US presidential candidate Donald Trump has trash-talked his own country’s up-and-coming wind energy industry all through the 2016 campaign, but it doesn’t look like the gigantic energy services company Xcel got the memo. Last week Xcel announced that it is looking for 1,500 megawatts in new wind energy capacity to pump into a massive midwestern transmission system that serves 15 US states and the Canadian province of Manitoba.
What Is MISO?
The transmission system that will benefit from all this new wind energy activity is managed by the organization MISO, the Midcontinent Independent System Operator. MISO came into being in 2001 as the nation’s first independent transmission organization.
Independent system operators are sanctioned by the Federal Energy Regulatory Commission to provide a platform for competitive electricity markets, long term regional planning, and grid reliability — so of course, wind energy is at the top of MISO’s to do list.
As early as 2012, MISO was reporting a peak, record-setting wind energy output of 10,012 megawatts.
Here’s a rundown on the current status of the MISO transmission system:
Total wind capacity in the MISO footprint has grown dramatically since 2006. Driven by the nation’s desire for cleaner energy and state mandates for renewable energy portfolios, MISO now manages more than 11,000 MW of wind generation in service, with more than 7,000 MW of projects advancing through the interconnection requirements.
MISO’s aggressive pursuit of wind energy probably factored into Xcel’s decision to go big. Those 1500 megawatts reportedly come with a price tag of $2 billion.
That doesn’t top Warren Buffett’s $3.6 billion investment in new wind energy projects for Iowa, but it’s right up there in the big leagues.
Another factor is the federal production tax credit for wind energy. It’s a rather modest perk in contrast to the longstanding taxpayer subsidies provided to coal, petroleum and natural gas, but certain members of Congress (you know who you are) have fought against it tooth and nail.
The tax credit is set to expire by 2020, so the rush is on for energy companies like Xcel to take advantage of the good times while they last.
More Wind Energy For The US Midwest
So far, Xcel’s new wind energy plan is in the RFP (request for proposals) stage, but the company has set a pretty tight timeline. The final deadline for bid submissions is October 25, and winning bids will be selected by December 8.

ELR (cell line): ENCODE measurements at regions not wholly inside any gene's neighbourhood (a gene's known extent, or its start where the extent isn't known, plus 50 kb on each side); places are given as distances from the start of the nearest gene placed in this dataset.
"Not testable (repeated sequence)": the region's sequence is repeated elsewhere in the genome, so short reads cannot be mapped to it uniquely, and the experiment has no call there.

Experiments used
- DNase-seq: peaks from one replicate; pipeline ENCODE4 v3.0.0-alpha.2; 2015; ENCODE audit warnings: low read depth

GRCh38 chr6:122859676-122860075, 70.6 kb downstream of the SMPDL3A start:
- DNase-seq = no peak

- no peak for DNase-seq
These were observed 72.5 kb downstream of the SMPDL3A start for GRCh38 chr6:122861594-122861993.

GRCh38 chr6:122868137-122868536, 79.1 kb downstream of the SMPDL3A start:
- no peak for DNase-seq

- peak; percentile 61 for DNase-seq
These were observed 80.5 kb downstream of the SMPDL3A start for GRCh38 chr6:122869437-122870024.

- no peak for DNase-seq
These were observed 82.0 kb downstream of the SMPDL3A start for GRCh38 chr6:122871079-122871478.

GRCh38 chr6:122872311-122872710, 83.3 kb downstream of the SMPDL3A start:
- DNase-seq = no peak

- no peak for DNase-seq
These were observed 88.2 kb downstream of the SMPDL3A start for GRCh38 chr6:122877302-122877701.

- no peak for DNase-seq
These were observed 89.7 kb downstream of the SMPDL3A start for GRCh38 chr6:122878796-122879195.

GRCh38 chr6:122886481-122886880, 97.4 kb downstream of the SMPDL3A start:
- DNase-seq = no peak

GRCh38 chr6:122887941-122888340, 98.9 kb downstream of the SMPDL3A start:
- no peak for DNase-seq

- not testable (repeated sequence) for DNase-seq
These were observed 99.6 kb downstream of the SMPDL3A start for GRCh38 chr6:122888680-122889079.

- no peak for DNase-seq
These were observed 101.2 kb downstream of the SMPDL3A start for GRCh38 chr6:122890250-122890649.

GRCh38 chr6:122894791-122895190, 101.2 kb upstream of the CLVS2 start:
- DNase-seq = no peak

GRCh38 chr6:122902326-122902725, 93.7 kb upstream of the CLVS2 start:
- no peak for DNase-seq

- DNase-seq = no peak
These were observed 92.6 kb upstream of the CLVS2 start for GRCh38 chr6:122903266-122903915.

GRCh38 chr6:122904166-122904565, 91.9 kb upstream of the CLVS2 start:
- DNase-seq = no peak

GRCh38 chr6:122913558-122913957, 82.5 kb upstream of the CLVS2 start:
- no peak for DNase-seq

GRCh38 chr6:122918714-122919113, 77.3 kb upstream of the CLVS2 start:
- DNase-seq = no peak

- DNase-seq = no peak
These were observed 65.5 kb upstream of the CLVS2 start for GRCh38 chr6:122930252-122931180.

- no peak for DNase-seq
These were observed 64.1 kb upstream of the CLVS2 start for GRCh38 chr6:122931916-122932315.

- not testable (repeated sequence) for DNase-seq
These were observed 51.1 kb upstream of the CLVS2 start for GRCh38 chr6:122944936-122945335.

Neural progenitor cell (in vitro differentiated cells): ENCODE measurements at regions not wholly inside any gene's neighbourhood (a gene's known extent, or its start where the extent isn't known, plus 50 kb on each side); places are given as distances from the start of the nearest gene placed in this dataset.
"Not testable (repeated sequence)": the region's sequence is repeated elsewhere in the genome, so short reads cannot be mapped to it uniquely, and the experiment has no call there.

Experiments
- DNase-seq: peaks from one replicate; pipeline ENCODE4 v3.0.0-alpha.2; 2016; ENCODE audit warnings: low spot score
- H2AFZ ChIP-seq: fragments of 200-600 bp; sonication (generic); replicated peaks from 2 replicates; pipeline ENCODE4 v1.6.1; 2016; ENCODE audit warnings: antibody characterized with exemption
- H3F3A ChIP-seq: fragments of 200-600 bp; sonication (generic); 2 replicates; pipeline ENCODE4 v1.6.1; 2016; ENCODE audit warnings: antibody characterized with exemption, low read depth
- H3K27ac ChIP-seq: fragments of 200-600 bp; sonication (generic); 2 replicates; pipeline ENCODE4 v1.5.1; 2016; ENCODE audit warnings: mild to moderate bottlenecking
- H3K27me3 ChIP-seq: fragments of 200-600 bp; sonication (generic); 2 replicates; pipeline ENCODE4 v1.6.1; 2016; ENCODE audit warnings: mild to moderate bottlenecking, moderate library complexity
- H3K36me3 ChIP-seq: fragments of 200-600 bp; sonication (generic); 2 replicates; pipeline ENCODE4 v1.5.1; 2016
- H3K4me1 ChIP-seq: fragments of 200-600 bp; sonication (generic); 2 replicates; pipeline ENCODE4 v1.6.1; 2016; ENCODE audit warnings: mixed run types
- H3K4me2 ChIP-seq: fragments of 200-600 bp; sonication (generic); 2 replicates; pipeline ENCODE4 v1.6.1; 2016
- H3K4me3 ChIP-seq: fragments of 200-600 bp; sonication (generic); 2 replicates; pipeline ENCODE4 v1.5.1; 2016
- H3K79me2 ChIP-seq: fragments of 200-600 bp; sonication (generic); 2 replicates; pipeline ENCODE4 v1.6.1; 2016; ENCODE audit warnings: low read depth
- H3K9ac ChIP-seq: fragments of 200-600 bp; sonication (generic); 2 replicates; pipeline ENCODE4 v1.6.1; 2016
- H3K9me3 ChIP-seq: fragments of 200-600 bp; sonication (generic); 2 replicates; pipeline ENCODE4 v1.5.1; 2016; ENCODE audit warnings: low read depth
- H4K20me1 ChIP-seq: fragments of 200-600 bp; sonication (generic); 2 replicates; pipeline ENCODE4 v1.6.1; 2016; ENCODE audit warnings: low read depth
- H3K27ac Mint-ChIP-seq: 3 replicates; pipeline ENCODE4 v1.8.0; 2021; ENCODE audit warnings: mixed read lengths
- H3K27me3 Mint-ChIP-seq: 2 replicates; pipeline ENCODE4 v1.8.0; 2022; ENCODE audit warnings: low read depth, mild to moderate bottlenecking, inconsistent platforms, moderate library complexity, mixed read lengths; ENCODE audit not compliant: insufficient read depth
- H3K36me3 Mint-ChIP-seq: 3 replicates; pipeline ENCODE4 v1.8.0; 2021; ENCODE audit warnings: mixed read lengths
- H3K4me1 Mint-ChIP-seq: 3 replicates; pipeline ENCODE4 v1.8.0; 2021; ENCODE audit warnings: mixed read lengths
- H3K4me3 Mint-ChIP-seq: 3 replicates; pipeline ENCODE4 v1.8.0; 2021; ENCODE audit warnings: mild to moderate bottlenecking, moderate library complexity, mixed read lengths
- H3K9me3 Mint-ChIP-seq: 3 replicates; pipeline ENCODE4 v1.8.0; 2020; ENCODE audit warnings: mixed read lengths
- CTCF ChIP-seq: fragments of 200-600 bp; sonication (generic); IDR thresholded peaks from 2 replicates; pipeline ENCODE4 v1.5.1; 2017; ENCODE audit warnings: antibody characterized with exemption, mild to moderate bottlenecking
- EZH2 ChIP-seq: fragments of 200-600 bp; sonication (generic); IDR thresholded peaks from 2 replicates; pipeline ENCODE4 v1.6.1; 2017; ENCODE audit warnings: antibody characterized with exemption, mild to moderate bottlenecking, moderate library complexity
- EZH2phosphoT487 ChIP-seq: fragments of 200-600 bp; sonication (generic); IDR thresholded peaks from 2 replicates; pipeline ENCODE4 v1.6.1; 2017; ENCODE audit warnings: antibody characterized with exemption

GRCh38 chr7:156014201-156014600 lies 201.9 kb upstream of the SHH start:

Xcel expects to complete contract negotiations within the first quarter of next year, and it expects that participating companies will have their projects online and interconnected with MISO by the end of 2020.
If you’re in the wind business, MISO is looking for this:
Each RFP Project must have a nameplate electric rating greater than or equal to 75 MW. A project will be defined as a complete, commercially operable, wind powered electric generating plant, including all facilities necessary to generate and deliver energy into MISO at a single point of interconnection by the expected online date.
Specifically, Xcel wants projects that interconnect in Minnesota, Wisconsin, Michigan, North Dakota or South Dakota. These states host generating facilities and/or customers of the Xcel subsidiary Northern States Power Companies.
Donald Trump And Wind Energy
Speaking of Donald Trump and wind energy, the candidate’s impressively detailed “America First” energy plan does not explicitly call for an end to the US wind industry.
However, Trump has regularly espoused the belief that the wind industry is not competitive, so it’s a safe bet that as President he would not be a particularly source-agnostic steward of the nation’s energy resources.
We’re also wondering why, out of the plethora of America-centric slogans available to any presidential aspirant who wants to slap a catchy title on his or her national energy policy, Trump settled on the one deployed by famed aviator and notorious anti-Semite Charles Lindburgh in the 1930’s to advocate against American intervention in World War II.
Meanwhile, it looks like Xcel is not the only US energy company ignoring Donald Trump. Last week, the American Wind Energy Association had this to say about the current state of the industry:
…With the long-term extension of the PTC [Production Tax Credit] wind power will continue driving down its costs, which further incentivizes utilities and corporate buyers to continue investing in this homegrown clean energy source. This will also provide manufacturers with the market certainty needed to continue ramping up, adding jobs. Wind is partying and the party is just getting started.
Image: Courtesy of Xcel Energy.